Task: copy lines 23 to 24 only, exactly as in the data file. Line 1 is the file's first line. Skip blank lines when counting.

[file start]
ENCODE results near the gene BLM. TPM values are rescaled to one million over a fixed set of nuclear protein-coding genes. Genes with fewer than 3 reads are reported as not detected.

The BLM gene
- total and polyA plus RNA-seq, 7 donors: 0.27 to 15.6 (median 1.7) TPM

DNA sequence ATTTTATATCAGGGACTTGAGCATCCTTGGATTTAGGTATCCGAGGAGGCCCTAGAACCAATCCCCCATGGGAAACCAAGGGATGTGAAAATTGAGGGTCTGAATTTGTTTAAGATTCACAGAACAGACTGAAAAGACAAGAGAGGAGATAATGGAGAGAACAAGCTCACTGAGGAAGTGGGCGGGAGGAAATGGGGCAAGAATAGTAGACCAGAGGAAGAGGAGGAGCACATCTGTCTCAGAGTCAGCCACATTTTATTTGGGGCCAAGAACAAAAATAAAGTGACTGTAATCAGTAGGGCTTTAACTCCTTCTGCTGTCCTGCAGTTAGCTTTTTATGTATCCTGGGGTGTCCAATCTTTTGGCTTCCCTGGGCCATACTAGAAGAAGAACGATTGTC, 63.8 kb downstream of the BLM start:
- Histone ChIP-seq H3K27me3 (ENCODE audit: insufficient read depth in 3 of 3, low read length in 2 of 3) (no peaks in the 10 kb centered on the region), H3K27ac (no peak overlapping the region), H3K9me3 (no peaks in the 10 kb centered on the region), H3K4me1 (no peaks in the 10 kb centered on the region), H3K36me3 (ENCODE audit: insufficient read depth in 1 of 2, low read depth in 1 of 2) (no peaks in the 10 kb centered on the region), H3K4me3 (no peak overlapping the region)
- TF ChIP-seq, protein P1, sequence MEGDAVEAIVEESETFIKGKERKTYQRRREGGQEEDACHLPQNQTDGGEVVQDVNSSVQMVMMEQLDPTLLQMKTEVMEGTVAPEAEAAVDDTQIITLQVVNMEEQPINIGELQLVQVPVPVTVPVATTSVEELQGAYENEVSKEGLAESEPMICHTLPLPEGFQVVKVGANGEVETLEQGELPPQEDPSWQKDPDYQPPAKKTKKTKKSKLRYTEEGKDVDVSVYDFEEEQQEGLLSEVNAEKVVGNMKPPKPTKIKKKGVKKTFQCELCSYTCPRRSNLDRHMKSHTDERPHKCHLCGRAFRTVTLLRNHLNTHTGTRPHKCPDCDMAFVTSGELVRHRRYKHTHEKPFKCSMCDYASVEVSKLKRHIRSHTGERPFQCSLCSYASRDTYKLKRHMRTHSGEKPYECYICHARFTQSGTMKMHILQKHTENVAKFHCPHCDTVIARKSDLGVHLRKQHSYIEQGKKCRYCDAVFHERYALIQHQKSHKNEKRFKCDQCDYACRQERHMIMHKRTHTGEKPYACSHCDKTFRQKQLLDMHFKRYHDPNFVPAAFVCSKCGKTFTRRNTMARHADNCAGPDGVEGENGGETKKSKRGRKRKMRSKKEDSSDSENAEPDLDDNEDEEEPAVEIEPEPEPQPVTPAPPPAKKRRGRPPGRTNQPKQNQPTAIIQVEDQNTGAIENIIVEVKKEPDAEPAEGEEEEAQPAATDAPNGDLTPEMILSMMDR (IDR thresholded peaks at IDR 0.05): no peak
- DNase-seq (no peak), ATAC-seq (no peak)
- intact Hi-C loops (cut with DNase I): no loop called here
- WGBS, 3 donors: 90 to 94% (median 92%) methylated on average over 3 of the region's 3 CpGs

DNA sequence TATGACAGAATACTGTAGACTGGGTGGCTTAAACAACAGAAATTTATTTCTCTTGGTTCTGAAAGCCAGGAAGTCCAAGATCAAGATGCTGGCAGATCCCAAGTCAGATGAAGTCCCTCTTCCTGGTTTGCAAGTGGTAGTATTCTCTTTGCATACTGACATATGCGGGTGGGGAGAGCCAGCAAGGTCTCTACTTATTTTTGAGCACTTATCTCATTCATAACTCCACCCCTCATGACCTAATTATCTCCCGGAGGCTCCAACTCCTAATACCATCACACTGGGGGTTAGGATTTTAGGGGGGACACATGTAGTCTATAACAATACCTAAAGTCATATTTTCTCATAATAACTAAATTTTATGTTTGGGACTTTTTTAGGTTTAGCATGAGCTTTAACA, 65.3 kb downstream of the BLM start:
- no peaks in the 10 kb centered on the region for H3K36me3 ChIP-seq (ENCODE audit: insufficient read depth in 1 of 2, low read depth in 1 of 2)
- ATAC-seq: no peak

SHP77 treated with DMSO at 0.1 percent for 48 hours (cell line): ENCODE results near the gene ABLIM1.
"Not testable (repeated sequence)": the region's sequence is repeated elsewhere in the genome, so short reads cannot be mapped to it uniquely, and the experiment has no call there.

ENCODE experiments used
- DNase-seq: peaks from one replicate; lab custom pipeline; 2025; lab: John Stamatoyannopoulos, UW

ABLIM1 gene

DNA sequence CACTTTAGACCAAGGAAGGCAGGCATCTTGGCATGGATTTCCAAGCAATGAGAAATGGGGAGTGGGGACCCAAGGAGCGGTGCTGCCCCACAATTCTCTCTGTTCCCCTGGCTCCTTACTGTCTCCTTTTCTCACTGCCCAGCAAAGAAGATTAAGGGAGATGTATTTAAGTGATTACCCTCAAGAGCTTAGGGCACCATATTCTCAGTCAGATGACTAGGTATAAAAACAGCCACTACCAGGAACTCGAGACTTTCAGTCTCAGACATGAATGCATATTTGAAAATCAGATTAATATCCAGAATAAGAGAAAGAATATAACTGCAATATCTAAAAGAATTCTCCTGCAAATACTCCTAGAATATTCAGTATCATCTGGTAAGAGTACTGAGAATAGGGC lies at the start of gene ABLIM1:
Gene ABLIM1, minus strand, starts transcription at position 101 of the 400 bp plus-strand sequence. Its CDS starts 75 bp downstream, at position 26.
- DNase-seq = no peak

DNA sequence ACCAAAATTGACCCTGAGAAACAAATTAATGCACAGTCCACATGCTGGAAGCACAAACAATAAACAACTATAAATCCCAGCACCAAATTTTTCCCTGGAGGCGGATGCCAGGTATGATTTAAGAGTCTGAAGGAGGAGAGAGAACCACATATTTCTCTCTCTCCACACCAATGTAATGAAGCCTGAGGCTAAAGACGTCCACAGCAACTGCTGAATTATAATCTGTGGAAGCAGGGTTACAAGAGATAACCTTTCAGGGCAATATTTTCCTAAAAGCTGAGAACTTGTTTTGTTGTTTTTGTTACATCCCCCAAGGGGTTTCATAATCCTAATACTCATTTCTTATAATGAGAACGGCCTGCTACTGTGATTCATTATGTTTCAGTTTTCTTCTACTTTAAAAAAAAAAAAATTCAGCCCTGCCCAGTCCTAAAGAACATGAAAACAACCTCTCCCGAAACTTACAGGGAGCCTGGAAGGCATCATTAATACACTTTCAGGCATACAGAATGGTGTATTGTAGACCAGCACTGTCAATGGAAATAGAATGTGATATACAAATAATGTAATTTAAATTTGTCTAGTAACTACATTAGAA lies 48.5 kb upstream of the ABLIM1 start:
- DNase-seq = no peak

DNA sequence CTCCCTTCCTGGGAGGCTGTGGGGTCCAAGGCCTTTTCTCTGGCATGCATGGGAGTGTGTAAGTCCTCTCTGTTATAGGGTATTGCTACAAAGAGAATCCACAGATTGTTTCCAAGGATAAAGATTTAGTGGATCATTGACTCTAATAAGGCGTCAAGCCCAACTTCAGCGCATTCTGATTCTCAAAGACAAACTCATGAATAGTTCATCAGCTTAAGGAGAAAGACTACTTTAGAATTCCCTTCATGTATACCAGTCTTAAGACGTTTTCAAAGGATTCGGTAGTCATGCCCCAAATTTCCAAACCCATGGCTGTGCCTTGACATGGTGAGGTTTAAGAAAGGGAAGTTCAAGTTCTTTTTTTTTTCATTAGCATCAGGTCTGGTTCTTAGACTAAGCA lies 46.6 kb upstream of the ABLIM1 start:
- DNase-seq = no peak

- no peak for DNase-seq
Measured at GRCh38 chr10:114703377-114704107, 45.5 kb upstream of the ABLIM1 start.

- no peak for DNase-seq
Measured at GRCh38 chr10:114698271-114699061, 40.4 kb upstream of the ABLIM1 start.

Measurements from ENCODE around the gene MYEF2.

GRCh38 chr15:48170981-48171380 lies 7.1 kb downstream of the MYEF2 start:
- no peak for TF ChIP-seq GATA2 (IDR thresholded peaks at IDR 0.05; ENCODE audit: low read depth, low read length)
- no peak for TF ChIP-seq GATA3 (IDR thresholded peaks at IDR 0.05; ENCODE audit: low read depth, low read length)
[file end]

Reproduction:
DNA sequence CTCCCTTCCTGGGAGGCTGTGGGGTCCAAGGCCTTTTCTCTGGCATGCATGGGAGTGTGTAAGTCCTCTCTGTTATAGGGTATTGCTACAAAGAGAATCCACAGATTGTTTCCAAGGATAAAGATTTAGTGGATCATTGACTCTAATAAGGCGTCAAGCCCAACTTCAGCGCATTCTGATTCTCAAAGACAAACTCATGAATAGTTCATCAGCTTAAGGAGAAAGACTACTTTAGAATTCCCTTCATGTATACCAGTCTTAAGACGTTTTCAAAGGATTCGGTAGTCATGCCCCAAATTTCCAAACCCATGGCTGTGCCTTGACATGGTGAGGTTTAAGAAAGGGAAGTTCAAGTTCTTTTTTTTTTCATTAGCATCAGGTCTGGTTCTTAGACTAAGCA lies 46.6 kb upstream of the ABLIM1 start:
- DNase-seq = no peak